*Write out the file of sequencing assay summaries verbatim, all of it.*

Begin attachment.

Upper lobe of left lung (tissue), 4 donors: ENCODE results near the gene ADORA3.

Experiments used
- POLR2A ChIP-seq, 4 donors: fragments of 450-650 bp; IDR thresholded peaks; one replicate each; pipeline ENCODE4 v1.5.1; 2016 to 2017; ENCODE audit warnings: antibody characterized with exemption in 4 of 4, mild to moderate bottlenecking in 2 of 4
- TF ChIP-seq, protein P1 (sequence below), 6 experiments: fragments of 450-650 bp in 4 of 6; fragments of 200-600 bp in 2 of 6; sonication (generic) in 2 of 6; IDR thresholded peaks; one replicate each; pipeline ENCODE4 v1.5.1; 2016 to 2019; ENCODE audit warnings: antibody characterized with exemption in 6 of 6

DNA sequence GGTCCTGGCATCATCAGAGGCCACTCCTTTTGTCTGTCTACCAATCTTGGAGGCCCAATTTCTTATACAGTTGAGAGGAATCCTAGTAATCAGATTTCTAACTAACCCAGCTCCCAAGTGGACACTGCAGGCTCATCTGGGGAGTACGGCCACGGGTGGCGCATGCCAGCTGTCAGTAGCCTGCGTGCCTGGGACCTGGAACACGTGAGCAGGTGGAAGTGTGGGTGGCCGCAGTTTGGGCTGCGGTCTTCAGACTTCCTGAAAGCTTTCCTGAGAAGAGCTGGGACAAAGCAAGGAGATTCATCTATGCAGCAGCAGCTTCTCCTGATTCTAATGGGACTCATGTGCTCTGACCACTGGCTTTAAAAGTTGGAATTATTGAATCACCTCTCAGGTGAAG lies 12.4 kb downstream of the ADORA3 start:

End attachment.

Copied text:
Upper lobe of left lung (tissue), 4 donors: ENCODE results near the gene ADORA3.

Experiments used
- POLR2A ChIP-seq, 4 donors: fragments of 450-650 bp; IDR thresholded peaks; one replicate each; pipeline ENCODE4 v1.5.1; 2016 to 2017; ENCODE audit warnings: antibody characterized with exemption in 4 of 4, mild to moderate bottlenecking in 2 of 4
- TF ChIP-seq, protein P1 (sequence below), 6 experiments: fragments of 450-650 bp in 4 of 6; fragments of 200-600 bp in 2 of 6; sonication (generic) in 2 of 6; IDR thresholded peaks; one replicate each; pipeline ENCODE4 v1.5.1; 2016 to 2019; ENCODE audit warnings: antibody characterized with exemption in 6 of 6

DNA sequence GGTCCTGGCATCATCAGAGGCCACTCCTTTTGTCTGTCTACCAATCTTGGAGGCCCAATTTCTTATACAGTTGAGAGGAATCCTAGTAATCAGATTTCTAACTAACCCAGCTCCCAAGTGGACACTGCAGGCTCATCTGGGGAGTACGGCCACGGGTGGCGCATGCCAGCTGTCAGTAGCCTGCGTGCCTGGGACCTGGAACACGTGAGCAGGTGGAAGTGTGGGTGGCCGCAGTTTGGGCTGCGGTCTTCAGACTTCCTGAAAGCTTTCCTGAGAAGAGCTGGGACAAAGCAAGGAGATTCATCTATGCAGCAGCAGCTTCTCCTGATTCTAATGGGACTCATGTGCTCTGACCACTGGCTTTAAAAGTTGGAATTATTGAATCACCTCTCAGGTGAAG lies 12.4 kb downstream of the ADORA3 start: